Don’t you just love lounging around in your pajamas? Pajamas are some of the comfiest clothes on the planet, and November 14 is the day to embrace the comfort because it’s Family PJ Day. PJ days are all about expressing yourself and not taking life so seriously. If you can, get the whole family to wear their pajamas and do something fun and relaxing together like a movie night or board games.
Canada History Week is November 22 to November 28, which means it’s a great week to learn more about our country. Go on the Government of Canada website to learn more about Canada History Week. This year's theme is Indigenous History, so we’re going coast to coast to coast talking about the history of some delicious Indigenous and Canadian foods. We'll be sharing facts, stories, and even some recipes on our Instagram page @telegraphroad.entertainment! If you make one of the recipes, please share a picture and tag us! (I’m getting hungry just thinking about it…)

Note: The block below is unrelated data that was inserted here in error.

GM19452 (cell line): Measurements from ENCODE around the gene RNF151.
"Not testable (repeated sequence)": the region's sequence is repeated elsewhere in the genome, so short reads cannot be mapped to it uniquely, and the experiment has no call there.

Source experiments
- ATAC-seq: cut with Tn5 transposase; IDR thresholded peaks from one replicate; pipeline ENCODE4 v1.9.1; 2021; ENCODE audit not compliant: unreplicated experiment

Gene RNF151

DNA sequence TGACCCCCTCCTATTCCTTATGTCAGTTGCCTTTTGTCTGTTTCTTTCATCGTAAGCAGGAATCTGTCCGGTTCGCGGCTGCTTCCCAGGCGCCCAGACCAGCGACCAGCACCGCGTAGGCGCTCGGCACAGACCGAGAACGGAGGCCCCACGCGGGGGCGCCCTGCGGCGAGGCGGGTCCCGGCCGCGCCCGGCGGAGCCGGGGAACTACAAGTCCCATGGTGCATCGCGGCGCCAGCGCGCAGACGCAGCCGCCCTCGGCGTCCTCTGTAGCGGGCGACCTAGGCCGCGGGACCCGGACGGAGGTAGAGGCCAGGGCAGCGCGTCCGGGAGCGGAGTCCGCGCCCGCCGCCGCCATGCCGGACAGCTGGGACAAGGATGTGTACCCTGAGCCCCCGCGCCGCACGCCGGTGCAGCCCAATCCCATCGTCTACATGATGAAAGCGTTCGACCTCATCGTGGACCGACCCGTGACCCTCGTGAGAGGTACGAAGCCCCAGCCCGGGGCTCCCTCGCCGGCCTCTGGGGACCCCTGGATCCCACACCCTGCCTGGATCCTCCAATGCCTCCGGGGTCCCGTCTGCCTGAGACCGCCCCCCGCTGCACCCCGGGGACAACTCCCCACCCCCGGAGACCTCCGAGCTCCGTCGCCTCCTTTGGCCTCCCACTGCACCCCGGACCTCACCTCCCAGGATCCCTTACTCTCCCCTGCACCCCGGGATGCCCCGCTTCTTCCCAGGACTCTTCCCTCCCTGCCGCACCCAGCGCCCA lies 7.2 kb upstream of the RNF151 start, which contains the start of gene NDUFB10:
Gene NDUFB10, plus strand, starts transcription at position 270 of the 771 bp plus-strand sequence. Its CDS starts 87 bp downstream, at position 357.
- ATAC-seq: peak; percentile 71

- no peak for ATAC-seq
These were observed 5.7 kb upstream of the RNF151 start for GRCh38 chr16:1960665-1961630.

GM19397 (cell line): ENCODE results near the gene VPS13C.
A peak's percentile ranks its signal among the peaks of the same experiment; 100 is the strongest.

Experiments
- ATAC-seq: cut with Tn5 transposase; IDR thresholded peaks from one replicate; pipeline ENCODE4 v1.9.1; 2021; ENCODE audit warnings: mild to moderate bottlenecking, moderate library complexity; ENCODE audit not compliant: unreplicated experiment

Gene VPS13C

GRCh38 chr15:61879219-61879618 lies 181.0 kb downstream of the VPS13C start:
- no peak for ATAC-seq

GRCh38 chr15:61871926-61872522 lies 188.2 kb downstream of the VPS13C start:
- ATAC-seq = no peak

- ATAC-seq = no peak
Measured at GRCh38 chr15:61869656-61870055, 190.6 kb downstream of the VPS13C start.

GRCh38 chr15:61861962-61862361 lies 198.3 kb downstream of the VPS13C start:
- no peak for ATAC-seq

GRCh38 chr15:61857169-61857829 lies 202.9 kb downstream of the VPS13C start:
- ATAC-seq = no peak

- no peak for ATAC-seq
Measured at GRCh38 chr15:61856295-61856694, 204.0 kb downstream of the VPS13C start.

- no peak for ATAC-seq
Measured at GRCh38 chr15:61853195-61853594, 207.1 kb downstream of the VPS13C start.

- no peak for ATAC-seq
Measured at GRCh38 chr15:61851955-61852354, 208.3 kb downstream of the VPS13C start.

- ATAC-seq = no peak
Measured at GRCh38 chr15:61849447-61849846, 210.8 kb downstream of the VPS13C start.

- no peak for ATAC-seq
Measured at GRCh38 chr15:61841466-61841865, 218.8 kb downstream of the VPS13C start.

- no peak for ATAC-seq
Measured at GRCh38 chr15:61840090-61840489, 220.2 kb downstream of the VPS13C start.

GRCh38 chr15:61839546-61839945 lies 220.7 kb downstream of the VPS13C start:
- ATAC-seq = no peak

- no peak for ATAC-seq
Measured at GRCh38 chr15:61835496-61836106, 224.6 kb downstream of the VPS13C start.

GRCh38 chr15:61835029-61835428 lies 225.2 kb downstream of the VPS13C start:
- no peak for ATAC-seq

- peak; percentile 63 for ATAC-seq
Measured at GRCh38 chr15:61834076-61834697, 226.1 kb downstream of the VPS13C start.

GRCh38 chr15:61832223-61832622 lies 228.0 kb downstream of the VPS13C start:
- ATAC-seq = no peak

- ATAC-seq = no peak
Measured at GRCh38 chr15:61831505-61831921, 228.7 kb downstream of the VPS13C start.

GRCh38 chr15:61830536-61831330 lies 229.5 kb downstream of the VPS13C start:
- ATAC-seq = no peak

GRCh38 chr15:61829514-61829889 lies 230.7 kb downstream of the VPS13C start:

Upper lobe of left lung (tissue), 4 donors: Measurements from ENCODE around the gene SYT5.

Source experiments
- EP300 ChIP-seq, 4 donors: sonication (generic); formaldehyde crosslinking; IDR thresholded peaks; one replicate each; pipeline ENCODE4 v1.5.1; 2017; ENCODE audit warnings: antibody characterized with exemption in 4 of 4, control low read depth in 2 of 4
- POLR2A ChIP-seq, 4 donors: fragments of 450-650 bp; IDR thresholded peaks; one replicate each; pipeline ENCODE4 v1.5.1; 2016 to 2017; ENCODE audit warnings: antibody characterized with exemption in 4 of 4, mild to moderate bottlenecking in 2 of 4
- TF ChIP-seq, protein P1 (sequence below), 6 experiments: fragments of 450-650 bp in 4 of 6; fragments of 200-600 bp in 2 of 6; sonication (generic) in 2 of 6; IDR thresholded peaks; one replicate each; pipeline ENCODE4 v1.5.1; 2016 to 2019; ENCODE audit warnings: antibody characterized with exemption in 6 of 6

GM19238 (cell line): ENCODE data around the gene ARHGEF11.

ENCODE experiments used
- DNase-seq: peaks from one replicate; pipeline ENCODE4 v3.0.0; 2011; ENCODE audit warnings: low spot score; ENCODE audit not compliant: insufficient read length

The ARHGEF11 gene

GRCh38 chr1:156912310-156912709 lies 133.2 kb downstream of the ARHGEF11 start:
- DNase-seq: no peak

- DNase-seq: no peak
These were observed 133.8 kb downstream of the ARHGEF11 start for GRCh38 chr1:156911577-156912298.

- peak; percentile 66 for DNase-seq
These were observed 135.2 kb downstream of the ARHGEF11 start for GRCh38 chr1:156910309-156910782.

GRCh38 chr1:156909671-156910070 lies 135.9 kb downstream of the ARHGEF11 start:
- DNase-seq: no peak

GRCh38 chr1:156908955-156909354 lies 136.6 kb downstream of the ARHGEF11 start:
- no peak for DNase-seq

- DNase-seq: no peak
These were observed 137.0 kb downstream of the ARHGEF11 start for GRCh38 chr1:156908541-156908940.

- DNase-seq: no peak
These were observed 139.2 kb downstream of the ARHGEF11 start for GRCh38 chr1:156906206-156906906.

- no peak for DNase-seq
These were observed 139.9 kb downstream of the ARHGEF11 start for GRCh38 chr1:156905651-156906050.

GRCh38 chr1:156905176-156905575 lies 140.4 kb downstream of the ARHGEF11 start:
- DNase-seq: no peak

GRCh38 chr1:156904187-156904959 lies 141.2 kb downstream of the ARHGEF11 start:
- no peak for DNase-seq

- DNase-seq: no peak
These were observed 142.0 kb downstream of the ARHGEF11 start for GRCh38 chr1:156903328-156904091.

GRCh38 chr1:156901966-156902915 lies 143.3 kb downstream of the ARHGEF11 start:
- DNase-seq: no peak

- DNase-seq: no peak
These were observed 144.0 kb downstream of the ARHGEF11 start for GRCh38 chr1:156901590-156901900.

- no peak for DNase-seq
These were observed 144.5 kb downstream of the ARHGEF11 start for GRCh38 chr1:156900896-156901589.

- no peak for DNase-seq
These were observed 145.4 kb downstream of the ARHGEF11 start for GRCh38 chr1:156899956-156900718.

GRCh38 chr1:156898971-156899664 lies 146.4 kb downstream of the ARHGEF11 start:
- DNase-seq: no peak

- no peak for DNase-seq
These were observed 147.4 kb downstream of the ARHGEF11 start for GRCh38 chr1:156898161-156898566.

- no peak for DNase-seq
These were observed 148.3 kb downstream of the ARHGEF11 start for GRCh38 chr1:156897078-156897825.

The end of November is full of fun! Once you’ve filled your bellies with delicious Canadian food, please be advised that a little visitor is coming to see if you and your child have been naughty or nice. Follow us on Instagram during the last week of November, starting November 24, for Scout Elf Return Week. We’re being visited by one of Santa’s helpers as we get ready for the Christmas season. Come see what our visitor gets up to in our office!
Make a Scout Snowman